Leftist California Governor Gavin Newsom traveled to El Salvador this week to promote his progressive politics, but could only find common ground on Tuesday with El Salvador’s right-wing President-elect Nayib Bukele over surfing.
The two agreed on the promotion of the Central American country’s nascent surfing industry as a means to alleviate the poverty that fuels migration to the United States and ultimately foster economic opportunities.
Many Salvadorans who migrate to the United States illegally cite financial instability and gang-related violence as the reason for leaving.
Newsom, who stressed the problematic conditions in Central America as the primary driver of immigrants seeking asylum in the United States during his three-day visit to El Salvador, urged Americans to try surfing in the country despite warnings by the U.S. Department of State (DOS) against traveling there.
After meeting with Bukele on Tuesday, Newsom endorsed the president-elect’s “Surf City” initiative, which seeks to boost tourism to the Salvadoran coasts to improve the country’s economy and prevent people from leaving.
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The California governor told the Salvadoran leader he wants help make his surfing proposal a reality through a partnership focused on promoting tourism between the U.S. state and the Central American country.
“Clearly tourism is such a dominant industry in California. We probably do it better than any other state,” Newsom said, according to the Sacramento Bee. “It seems natural for us to engage in mutual support in terms of what’s going on down here.”
“He says boosting the economy in El Salvador, a country where most people who leave cite financial instability, could help stem the flow of those coming to the U.S,” the Sacramento Bee added.
After discussing the economic potential of the Central American country’s surfing industry with local business owners, investors, and U.S. Ambassador Jean Manes, the governor declared, “There’s no doubt there’s a lot we can do together in this space.”
Bukele, who promoted his Surf City plan during a trip to the United States last month, welcomed Newsom’s support while briefing reporters about their meeting on Wednesday.
“We have the best surfing beaches in the world and they have the other ones,” he said. “We want to work together.”
It appears that the two leaders do not agree on everything. Unlike Newsom, Bukele indicated he is willing to work with U.S. President Donald Trump’s administration.
“We don’t want to meddle into U.S. politics,” the president-elect, who is expected to take office in June, said when asked about his views on President Trump, the Associated Press (AP) reported. “We will work with any administration.”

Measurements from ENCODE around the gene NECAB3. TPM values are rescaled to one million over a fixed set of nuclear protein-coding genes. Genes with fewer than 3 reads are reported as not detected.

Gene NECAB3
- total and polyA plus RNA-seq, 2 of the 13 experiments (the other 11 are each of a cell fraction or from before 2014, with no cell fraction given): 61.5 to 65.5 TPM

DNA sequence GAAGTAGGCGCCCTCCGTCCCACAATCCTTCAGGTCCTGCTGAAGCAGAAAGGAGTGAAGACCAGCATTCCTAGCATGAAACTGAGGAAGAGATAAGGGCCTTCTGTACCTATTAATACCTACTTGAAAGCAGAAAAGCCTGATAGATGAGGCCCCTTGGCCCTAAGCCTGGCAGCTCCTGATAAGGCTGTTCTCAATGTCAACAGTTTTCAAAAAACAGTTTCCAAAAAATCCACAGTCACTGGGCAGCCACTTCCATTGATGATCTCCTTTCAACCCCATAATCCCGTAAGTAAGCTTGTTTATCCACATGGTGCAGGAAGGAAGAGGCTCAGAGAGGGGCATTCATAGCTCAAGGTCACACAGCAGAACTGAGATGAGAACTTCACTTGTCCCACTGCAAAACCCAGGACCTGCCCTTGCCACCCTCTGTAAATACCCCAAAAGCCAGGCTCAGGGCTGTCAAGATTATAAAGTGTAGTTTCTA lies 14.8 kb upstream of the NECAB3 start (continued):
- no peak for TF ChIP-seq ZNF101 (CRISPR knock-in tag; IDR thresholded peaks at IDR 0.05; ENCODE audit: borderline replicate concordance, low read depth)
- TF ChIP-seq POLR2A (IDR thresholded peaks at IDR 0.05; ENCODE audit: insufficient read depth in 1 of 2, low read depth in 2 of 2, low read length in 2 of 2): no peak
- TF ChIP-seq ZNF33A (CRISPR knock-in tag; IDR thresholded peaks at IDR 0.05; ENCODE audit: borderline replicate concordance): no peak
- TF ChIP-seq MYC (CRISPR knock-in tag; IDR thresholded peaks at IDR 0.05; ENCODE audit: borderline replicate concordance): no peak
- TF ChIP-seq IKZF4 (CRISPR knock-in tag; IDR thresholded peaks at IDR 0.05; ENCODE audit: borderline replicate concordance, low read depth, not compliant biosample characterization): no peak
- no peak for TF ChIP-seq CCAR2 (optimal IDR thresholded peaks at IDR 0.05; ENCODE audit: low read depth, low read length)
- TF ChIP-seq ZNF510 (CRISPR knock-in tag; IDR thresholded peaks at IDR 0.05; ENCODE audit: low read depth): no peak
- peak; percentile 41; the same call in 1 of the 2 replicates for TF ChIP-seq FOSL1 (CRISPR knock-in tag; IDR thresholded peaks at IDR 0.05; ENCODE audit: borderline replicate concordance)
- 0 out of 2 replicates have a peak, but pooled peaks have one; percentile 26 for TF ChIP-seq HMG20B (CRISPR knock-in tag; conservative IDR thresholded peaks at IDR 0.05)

Echoing the Trump administration, the Salvadoran-elect has also denounced the left-wing dictatorships in Venezuela and Nicaragua.
The U.S. government already invests some money in Salvadoran infrastructure, including roads and water and sewage treatment near El Salvador’s coasts through the Millennium Challenge Corporation [MCC], created in 2004 under then-President George W. Bush. Last year it contributed about $3 million for a $10.8 million project to develop the coastal area called El Zonte to build hotels and a water treatment plant. MCC has pledged $277 million for coastal development and other projects over a number of years.
California is home to the largest concentration of Salvadorans in the United States, one of the largest migrant groups in the country.
Newsom billed his three-day trip to the Latin American country, which started on Sunday, as an alternative to what he described as Trump’s “demoralizing” rhetoric.
The governor blasted President Trump for cutting aid to El Salvador, Honduras, and Guatemala — together known as the Northern Triangle.
Trump argued that the Northern Triangle is not doing enough to stem the flow of migrants flooding the U.S.-Mexico border.
“Right now you have a president that talks down to people, talks past them, demoralizing folks living here and their relatives in the United States,” Newsom proclaimed. “I think it’s important to let folks know that’s not our country — that’s an individual in our country who happens at this moment to be president.”
Newsom claimed that his decision to make El Salvador the destination of his first international trip as governor is rooted in a desire to explore the roots of migration that are driving thousands of people to the U.S.-Mexico border.
El Salvador’s homicide rate of an estimated 50 deaths per 100,000 residents is similar and sometimes lower than some major American cities like Baltimore and St. Louis.